In 2014, Ben and James were talking about the system being “rigged”, anticipating political developments slightly more than 1 year later.
Are the recent debates on net neutrality, the protests of Google buses, even SOPA a sign of things to come? Building on Ben’s article The Net Neutrality Wake-up Call Ben and James discuss the intersection of technology and politics.
- Why do people in technology tend to dislike politics?
- Is net neutrality really that important and understanding open loop unbundling
- The tech industry and creative destruction: is it good for society when companies go out of business?
- The impact of money on politics
- Why tech and politics are on a collision course
- What we can do to effect change on an individual basis
- The Net Neutrality Wake-up Call – Stratechery
- Net Neutrality Podcast – Stratechery.FM
- We the People, and the Republic we must reclaim – Lawrence Lessig at TED
- Lawrence Lessig’s PAC – MayOne
Lawrence Lessig, “They Don’t Represent Us”
Lawrence Lessig discusses his book, “They Don’t Represent Us”, at Politics and Prose.
In this non-partisan analysis of today’s political divisiveness, Lessig identifies unrepresentativeness as the one problem that underlies the others. He sees it both in institutions—such as the media’s response to narrow interests rather than to those of the wider citizenry—and in the people, who are uninformed about the issues. Lessig, host of the podcast Another Way, co-founder of Creative Commons, and Roy L. Furman Professor of Law and Leadership at Harvard Law School, proposes a number of solutions to fix both the “them” and the “us,” ranging from Electoral College reforms to new forums that offer citizens the chance to speak in an informed and deliberative way.
Lawrence Lessig Explains the Unique Evil of Mitch McConnell
Taken from JRE #1214: https://youtu.be/Igc_1TPfK9YMcCain responded it is not specific individuals that make the corruption by a system.
What happened: Hillary’s view
The more serious, systemically, is the Russians. Clinton pulls together the most complete account of what we know or should believe, and the story is truly terrifying. Terrifying, not just for what the Russians did — which is terrible enough—but more for how pathetically the public, meaning journalism, reacted.
.. the most terrifying bit of the Clinton account is just how pathetic journalism in America has become.
.. Had this been the Bush administration warning about Russians trying to flip the election against Obama, that would have been heard and believed. The Obama Administration was probably right that its fears would have rendered political.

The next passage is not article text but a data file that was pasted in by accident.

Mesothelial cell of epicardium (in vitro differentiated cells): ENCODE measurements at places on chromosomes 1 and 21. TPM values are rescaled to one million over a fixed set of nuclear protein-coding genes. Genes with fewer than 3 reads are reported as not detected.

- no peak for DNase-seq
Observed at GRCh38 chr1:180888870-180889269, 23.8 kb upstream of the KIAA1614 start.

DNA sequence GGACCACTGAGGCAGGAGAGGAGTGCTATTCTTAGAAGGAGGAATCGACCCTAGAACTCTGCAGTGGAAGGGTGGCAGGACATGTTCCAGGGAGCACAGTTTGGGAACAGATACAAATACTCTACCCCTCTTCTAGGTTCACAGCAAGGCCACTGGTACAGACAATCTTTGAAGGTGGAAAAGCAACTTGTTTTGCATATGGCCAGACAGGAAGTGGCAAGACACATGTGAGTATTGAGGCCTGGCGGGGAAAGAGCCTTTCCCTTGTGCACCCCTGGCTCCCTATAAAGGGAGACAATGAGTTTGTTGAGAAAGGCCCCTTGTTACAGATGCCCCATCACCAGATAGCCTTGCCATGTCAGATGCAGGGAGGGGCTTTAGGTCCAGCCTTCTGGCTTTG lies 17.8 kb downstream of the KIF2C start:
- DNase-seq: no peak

.. it all ties to the weakness of relying on commercial media to provide America with what America needs to perform its democratic function.
.. No producer is passing the list of stories to be covered on the evening news by the advertising department. But in the discipline of ratings reporting, and the judgments executives make, it is clear to everyone what stories should be covered because it is clear to everyone what stories will sell.
.. It’s not clear American democracy can survive commercial media
.. When you know why you’re doing something and you know there’s nothing more to it and certainly nothing sinister, it’s easy to assume that others will see it the same way. That was a mistake.
This is a perfect account of her — or anyone’s—own psyche. Yet if true, it is a perfect indictment of a campaign. Because of course, no one could have “assum[ed] that others” saw Clinton in the way Clinton and her staff saw Clinton. Everyone in that campaign must have known that way too many in America were incredibly suspicious of her. That suspicion was partly her fault, partly not
.. the consequence of the never-ending attack on her integrity by Sanders, and then Trump was completely predictable. What Clinton faced was an enormous trust gap. And the fundamental question for the campaign should have been, how do we address that gap?
.. How do we convince America that we — certainly more than Trump—want to remake the corruption of DC? How do we become the reformers, at a time when Americans desperately wanted reform?
.. This fact — that Americans desperately wanted reform — is the single most denied fact of DC insiders in both the Republican and Democratic parties.
.. found Americans (both Democrats and Republicans) more dissatisfied with their government than at any time in polling history.
.. Even though her platform on this issue was the most progressive of any major candidate, including Sanders, the fact that she could never make it central to her message convinced me she either didn’t see it or didn’t care about it.
.. Even her book lists reform nowhere on the top issues the Democrats should pursue.
.. This is the core mistake — not just of Clinton, but of too many in the Democratic Party. America is with Reagan—“Government is not the solution. Government is the problem”—not because they believe, like Reagan, that the private market can solve every public problem, but because they believe their government is fundamentally corrupt.
.. They see taxes as a waste — not because the poor don’t deserve help, but because they believe the government is not helping anyone except itself.
.. That blindness leaves the field wide open for the party of no — no taxes, no immigration, no health care, no (more) social security, no protection for privacy, no network neutrality, no family planning, no dreamers.
.. we need to give America a reason to believe there is good in yes. And we will only do that when we convince them that their government works for them—and not the funders, and the lobbyists, and the corporations